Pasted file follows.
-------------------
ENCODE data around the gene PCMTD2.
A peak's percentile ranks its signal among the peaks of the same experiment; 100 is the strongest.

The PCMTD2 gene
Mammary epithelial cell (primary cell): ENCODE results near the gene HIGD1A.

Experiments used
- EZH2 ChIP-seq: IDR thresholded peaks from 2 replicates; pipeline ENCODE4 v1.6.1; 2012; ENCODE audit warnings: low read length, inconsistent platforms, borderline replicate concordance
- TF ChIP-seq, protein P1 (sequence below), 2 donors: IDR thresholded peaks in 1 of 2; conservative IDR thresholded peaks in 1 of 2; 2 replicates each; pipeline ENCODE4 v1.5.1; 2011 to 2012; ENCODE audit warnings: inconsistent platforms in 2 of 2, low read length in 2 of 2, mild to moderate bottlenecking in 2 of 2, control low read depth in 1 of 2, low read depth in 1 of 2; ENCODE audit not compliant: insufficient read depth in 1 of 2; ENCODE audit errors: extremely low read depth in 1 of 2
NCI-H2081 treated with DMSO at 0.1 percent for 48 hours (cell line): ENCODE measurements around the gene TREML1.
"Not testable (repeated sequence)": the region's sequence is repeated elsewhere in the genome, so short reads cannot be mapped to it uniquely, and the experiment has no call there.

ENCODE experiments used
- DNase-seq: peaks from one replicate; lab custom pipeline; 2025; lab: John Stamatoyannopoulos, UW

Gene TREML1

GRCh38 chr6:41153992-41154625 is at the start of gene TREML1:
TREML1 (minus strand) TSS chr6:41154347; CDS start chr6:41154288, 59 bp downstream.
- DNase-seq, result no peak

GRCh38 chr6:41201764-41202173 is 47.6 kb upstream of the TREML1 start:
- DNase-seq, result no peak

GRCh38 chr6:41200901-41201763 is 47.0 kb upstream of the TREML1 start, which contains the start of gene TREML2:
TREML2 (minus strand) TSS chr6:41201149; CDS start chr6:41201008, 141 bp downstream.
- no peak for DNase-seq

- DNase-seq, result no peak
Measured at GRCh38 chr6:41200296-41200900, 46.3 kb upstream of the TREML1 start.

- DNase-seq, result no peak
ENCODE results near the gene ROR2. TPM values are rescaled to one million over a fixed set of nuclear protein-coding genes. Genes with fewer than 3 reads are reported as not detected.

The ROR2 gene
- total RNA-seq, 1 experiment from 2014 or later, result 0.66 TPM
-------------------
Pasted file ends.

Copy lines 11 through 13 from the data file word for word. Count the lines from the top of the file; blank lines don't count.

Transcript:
- DNase-seq: peaks from one replicate; lab custom pipeline; 2025; lab: John Stamatoyannopoulos, UW

Gene TREML1

GRCh38 chr6:41153992-41154625 is at the start of gene TREML1: